Beechtown International School.png

Montessori philosophy designs its educational approach with the developmentally appropriate needs of the student in mind.

  • Classrooms are student-centered and promote a sense of community

  • Seminars are used as tools for developing respect, listening skills, insight, and understanding

  • Students engage in projects that interweave subject areas, and students regularly leave the classroom for field studies

  • Students are coached through the design of their own work plans, and they are given extended blocks of focused work time

  • There are clear learning objectives, rubrics, and tools for self-evaluation

  • The curriculum encourages both convergent and divergent thinking

  • Adolescent Montessori schools have a focus on authentic service work

  • Students engage in real-life micro-economies (such as our on-site farm or coffeehouse) to promote self-confidence and provide real work experience during their transition to adulthood  

  • Coursework is selected thoughtfully with the intent of helping the student find her or his place in society, giving the student regular opportunities to impact the D.C. community in a positive way, and fostering stewardship of humanity and the Earth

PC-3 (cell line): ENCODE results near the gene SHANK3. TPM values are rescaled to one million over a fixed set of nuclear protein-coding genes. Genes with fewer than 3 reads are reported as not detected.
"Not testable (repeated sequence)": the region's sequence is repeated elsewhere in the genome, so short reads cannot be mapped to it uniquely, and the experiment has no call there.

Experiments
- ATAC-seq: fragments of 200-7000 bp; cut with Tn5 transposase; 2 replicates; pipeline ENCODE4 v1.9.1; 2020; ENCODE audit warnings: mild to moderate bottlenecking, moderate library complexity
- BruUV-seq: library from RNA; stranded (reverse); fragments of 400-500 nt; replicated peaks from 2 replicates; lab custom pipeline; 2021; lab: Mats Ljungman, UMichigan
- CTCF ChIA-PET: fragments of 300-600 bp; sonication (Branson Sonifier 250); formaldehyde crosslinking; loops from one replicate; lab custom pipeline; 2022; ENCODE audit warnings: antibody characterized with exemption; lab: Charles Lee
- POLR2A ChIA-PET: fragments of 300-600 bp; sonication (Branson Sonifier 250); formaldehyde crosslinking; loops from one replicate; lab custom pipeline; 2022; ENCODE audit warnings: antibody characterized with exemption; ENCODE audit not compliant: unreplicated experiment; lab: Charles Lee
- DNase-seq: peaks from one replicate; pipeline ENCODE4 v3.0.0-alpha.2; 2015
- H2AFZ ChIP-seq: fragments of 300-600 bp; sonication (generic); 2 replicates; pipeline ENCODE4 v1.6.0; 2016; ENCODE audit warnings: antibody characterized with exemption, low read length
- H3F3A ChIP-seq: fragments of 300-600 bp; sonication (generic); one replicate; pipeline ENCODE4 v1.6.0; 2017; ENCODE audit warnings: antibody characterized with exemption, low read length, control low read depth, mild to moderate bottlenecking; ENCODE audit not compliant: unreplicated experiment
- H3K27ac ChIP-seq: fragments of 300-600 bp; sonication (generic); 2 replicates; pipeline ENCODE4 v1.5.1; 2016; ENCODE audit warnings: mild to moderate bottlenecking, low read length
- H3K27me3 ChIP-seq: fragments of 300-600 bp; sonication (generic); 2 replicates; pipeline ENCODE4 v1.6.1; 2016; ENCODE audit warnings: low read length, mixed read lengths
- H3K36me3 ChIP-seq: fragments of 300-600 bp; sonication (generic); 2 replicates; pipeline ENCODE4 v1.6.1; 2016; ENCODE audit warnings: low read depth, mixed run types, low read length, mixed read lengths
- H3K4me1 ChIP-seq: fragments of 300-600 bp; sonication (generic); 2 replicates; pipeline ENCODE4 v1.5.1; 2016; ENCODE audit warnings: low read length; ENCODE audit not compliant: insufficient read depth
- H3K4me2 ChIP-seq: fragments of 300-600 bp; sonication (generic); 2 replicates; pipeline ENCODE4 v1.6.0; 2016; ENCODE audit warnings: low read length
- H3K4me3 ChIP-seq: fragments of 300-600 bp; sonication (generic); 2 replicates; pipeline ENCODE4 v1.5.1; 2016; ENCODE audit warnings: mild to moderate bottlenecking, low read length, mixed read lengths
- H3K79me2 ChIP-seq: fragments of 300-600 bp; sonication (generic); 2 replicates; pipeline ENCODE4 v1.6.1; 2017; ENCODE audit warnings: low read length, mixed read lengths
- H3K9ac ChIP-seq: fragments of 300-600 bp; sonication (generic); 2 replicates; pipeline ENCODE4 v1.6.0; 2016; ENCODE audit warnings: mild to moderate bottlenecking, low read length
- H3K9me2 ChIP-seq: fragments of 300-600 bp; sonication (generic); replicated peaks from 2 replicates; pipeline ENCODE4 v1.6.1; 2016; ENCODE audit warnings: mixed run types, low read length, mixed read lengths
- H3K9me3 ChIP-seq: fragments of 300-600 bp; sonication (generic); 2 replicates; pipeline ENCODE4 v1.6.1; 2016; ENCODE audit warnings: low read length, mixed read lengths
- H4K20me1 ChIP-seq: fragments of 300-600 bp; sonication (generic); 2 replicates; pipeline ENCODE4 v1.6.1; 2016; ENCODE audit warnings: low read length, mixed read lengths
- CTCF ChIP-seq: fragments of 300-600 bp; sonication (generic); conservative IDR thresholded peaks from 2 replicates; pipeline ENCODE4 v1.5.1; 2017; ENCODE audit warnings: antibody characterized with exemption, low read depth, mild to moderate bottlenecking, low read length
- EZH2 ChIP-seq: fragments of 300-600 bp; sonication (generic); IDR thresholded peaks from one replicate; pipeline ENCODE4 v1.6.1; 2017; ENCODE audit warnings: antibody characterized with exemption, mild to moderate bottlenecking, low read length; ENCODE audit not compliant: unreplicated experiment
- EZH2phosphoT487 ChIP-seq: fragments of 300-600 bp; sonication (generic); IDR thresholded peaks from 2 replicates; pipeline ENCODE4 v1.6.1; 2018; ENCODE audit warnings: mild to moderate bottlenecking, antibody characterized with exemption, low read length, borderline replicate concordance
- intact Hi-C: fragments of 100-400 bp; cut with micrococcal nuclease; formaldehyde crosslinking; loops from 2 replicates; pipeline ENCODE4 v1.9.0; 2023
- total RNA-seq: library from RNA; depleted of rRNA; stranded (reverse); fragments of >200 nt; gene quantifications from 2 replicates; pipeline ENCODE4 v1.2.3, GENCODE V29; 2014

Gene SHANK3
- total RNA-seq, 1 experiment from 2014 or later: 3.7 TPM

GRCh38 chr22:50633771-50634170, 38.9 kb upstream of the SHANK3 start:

"My vision of the future is no longer of people taking exams, earning a secondary diploma, and proceeding on to university, but of individuals passing from one stage of independent to a higher, by means of their own activity, through their own effort of will, which constitutes the inner evolution of the individual." 

-Maria Montessori


"The land-based, full-time community is a pretty genuine microcosm, a small society, a social experience that truly communicates how division of labor works for human beings and how production and exchange are fundamental human interactions.  The opportunity for the work of the hands is not only frequently, but connected back to theoretical knowledge and general education over and over again."

-Laurie Ewert-Krocker


"Adolescents need the right balance of challenge and support, and of choice and structure, but individual freedom is key.  Choice produces a deeper and more sustained engagement, and independent work based on interest is crucial.  They need to work hard and be stretched as well as have time for reflection and laughter."

-Kathleen Allen